Mendoza in Four days

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Why go to Mendoza?

Mendoza was one of the biggest delights of my trips to Argentina. It’s often overlooked as a stop off, or a one night fling on the tourist trail across from Buenos Aires to Santiago. Yet the city is so much more than that. The first thing that struck me about it was how alive it was, over flowing with greenery and full of bustling plazas and nightlife. The vineyards around Mendoza are easy to get to, cheaply, and are a must do for any Malbec drinker – or anyone who wants to pretend to compare them to the Chilean Carmenacs across the border. The area is also a great jumping off point for hiking, rafting, and general access to the Andes.

Arrival Day/ Day 1: Exploring Mendoza

Where to stay in Mendoza:

Your first day in Mendoza should be spent getting to know the city. If you arrive in time to head out in the afternoon or the evening to look around downtown, you’re in luck – it’s time to get a feel of the city. I stayed at Hostal Campobase, an incredibly laid back Hostal run by three friends, with clean rooms, nice breakfast and Buena onda (good vibes). These guys were so nice, made everyone feel at home, and helped to introduce me – a solo traveller – to the other inhabitants, and to the social events of the week. I really could not recommend it more. The Asado on Saturday night was enough to make me want to stay forever. It is easy to stay right downtown, and Campo base was perfect to set off from.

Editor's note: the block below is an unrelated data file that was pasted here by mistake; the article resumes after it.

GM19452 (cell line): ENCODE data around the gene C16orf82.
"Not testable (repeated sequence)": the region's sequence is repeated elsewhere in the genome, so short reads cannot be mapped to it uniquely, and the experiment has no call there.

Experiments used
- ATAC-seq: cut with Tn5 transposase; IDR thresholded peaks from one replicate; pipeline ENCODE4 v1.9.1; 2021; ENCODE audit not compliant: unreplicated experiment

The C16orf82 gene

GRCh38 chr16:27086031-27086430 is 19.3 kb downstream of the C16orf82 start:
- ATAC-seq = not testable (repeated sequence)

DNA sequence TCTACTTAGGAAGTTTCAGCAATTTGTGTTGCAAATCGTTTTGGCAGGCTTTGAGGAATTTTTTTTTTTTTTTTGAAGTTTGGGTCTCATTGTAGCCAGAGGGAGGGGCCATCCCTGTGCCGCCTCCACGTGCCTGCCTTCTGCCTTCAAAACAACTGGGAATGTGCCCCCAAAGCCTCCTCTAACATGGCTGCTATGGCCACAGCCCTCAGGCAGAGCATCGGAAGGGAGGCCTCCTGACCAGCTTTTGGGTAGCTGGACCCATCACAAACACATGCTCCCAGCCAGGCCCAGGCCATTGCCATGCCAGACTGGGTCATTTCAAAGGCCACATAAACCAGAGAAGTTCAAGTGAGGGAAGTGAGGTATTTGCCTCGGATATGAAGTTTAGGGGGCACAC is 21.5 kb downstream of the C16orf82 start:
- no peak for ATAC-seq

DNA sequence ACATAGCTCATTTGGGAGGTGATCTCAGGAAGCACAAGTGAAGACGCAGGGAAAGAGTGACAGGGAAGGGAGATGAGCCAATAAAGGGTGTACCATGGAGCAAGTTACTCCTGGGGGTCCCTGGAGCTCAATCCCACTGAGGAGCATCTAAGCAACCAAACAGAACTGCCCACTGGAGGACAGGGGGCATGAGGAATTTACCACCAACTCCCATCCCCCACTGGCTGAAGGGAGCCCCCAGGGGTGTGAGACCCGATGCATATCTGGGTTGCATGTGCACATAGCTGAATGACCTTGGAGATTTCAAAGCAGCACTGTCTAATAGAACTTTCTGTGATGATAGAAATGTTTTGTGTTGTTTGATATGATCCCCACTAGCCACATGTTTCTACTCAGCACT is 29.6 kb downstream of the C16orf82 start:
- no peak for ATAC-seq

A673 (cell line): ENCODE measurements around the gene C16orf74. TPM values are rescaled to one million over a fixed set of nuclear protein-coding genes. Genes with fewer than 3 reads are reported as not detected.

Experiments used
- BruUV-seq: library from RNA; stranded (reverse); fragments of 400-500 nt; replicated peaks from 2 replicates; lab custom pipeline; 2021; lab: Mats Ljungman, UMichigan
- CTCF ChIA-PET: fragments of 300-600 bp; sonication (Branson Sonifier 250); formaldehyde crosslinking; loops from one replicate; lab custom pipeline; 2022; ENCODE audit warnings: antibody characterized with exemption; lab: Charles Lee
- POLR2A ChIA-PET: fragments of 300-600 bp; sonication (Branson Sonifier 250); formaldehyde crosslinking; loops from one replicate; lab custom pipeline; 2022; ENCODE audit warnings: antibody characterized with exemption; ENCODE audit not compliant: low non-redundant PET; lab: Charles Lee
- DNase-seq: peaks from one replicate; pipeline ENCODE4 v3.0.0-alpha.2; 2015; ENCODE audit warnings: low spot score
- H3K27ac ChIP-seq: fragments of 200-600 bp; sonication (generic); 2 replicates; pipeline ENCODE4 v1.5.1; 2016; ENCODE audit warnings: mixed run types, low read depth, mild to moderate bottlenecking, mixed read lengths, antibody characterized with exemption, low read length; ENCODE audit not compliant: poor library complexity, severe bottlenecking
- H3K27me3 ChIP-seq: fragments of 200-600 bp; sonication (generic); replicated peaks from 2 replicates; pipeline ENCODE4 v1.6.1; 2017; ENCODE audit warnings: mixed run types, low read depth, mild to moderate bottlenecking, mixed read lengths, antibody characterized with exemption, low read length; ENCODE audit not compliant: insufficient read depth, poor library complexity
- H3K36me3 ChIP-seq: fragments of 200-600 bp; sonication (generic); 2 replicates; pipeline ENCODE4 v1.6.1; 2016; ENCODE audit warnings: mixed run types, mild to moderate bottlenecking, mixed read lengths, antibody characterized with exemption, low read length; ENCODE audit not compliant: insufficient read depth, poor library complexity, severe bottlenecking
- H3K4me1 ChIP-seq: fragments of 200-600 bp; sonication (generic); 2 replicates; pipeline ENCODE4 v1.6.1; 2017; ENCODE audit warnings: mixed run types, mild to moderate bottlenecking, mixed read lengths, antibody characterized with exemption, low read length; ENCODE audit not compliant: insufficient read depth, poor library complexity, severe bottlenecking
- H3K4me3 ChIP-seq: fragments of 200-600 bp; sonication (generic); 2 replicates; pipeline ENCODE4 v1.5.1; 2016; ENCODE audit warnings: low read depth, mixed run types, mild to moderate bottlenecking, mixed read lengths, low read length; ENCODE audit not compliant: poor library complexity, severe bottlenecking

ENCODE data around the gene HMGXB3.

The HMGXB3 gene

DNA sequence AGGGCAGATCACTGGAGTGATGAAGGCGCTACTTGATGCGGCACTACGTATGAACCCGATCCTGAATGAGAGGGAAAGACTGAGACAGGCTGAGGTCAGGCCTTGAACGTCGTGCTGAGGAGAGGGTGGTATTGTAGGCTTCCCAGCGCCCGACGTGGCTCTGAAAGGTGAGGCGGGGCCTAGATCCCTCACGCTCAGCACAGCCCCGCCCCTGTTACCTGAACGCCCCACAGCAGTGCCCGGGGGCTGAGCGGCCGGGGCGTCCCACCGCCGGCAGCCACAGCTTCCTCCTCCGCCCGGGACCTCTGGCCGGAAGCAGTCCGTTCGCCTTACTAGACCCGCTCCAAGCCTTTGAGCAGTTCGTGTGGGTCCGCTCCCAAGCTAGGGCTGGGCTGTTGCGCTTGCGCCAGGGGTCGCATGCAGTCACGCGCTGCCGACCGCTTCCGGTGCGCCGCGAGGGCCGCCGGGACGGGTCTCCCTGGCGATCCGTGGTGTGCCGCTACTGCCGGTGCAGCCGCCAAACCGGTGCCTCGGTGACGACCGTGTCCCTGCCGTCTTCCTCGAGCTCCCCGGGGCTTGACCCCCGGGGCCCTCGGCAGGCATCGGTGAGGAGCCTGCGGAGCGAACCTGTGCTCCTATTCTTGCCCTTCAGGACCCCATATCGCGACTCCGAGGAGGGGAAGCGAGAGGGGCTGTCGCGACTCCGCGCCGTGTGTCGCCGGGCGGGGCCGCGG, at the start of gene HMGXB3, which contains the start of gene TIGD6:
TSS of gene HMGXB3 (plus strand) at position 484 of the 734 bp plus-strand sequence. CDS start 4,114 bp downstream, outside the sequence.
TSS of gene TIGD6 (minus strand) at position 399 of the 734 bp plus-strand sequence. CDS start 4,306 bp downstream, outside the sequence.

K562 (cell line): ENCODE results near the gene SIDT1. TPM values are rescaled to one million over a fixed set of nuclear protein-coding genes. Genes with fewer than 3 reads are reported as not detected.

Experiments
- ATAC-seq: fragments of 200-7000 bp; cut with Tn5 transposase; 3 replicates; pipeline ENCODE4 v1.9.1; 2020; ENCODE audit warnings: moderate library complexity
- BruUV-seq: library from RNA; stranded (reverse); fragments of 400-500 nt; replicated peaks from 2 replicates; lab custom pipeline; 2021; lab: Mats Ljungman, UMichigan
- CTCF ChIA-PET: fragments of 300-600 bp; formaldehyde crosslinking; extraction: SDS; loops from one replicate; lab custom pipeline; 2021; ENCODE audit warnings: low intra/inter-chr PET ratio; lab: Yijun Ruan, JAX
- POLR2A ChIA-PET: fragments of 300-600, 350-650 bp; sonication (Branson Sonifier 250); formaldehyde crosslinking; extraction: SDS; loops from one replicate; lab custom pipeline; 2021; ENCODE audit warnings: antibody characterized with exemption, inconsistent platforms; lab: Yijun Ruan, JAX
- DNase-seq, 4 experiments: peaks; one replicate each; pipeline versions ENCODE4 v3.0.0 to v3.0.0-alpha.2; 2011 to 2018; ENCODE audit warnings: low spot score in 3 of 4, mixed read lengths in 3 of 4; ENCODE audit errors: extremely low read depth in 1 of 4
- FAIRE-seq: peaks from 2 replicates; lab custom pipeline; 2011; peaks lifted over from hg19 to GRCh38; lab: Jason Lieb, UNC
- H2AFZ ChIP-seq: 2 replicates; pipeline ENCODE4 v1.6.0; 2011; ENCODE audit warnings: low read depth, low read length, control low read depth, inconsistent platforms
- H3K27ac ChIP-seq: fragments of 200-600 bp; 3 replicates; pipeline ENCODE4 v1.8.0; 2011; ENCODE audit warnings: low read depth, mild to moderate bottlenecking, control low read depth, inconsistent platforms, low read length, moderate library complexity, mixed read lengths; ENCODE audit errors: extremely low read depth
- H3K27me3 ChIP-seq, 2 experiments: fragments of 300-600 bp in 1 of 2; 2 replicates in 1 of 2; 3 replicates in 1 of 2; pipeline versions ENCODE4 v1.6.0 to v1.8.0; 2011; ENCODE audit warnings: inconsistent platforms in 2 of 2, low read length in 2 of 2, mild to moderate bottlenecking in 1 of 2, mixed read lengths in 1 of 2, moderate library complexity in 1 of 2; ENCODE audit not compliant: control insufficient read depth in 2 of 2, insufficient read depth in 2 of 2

Mendoza argentina fountain

Rainbows in the fountain – Plaza Chile, Mendoza

Coming from Santiago, the air in Mendoza is so clean. It’s also one of the greenest cities I’ve ever seen. Light shone dappled green over the town, as every street is lined with huge sprawling avenues, or dotted with Palms. Downtown Mendoza is centered around the Plaza Independencia – a twenty minute walk from the bus terminal, or fifteen minutes in a taxi from either airport.